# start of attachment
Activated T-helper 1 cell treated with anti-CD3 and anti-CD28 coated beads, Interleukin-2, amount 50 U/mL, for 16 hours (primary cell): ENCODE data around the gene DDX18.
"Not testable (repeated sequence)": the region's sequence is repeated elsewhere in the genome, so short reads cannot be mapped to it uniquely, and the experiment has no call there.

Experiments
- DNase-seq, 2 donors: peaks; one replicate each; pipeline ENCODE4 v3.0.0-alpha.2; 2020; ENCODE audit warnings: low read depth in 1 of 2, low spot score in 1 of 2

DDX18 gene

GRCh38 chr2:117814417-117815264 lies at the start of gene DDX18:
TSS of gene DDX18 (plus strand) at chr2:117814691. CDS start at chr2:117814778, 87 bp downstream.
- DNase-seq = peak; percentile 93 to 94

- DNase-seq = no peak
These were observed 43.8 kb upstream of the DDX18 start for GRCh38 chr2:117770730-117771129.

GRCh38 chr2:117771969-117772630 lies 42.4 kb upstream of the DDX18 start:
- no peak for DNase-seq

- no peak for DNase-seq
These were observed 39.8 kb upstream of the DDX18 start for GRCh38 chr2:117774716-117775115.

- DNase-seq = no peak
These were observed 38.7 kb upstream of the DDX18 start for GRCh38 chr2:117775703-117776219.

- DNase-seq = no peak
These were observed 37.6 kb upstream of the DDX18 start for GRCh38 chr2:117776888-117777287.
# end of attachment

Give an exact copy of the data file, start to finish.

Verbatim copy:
Activated T-helper 1 cell treated with anti-CD3 and anti-CD28 coated beads, Interleukin-2, amount 50 U/mL, for 16 hours (primary cell): ENCODE data around the gene DDX18.
"Not testable (repeated sequence)": the region's sequence is repeated elsewhere in the genome, so short reads cannot be mapped to it uniquely, and the experiment has no call there.

Experiments
- DNase-seq, 2 donors: peaks; one replicate each; pipeline ENCODE4 v3.0.0-alpha.2; 2020; ENCODE audit warnings: low read depth in 1 of 2, low spot score in 1 of 2

DDX18 gene

GRCh38 chr2:117814417-117815264 lies at the start of gene DDX18:
TSS of gene DDX18 (plus strand) at chr2:117814691. CDS start at chr2:117814778, 87 bp downstream.
- DNase-seq = peak; percentile 93 to 94

- DNase-seq = no peak
These were observed 43.8 kb upstream of the DDX18 start for GRCh38 chr2:117770730-117771129.

GRCh38 chr2:117771969-117772630 lies 42.4 kb upstream of the DDX18 start:
- no peak for DNase-seq

- no peak for DNase-seq
These were observed 39.8 kb upstream of the DDX18 start for GRCh38 chr2:117774716-117775115.

- DNase-seq = no peak
These were observed 38.7 kb upstream of the DDX18 start for GRCh38 chr2:117775703-117776219.

- DNase-seq = no peak
These were observed 37.6 kb upstream of the DDX18 start for GRCh38 chr2:117776888-117777287.